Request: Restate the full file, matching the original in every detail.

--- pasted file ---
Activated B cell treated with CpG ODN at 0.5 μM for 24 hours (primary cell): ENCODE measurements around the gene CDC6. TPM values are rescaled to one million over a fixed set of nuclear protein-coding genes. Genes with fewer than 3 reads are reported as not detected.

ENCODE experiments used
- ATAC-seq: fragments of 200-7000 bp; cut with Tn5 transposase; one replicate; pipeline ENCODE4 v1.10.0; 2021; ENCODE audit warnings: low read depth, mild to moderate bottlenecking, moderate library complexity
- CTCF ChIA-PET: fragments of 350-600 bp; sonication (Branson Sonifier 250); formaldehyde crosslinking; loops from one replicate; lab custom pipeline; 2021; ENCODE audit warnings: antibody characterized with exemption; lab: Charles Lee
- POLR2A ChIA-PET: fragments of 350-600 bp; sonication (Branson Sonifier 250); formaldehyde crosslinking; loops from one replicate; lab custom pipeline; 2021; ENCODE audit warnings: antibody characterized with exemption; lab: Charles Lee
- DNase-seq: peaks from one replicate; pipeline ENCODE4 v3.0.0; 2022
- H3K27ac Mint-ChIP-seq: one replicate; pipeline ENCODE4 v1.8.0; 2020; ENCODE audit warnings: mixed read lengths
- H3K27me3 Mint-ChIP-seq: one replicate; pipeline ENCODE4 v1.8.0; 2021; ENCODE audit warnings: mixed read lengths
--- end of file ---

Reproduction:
Activated B cell treated with CpG ODN at 0.5 μM for 24 hours (primary cell): ENCODE measurements around the gene CDC6. TPM values are rescaled to one million over a fixed set of nuclear protein-coding genes. Genes with fewer than 3 reads are reported as not detected.

ENCODE experiments used
- ATAC-seq: fragments of 200-7000 bp; cut with Tn5 transposase; one replicate; pipeline ENCODE4 v1.10.0; 2021; ENCODE audit warnings: low read depth, mild to moderate bottlenecking, moderate library complexity
- CTCF ChIA-PET: fragments of 350-600 bp; sonication (Branson Sonifier 250); formaldehyde crosslinking; loops from one replicate; lab custom pipeline; 2021; ENCODE audit warnings: antibody characterized with exemption; lab: Charles Lee
- POLR2A ChIA-PET: fragments of 350-600 bp; sonication (Branson Sonifier 250); formaldehyde crosslinking; loops from one replicate; lab custom pipeline; 2021; ENCODE audit warnings: antibody characterized with exemption; lab: Charles Lee
- DNase-seq: peaks from one replicate; pipeline ENCODE4 v3.0.0; 2022
- H3K27ac Mint-ChIP-seq: one replicate; pipeline ENCODE4 v1.8.0; 2020; ENCODE audit warnings: mixed read lengths
- H3K27me3 Mint-ChIP-seq: one replicate; pipeline ENCODE4 v1.8.0; 2021; ENCODE audit warnings: mixed read lengths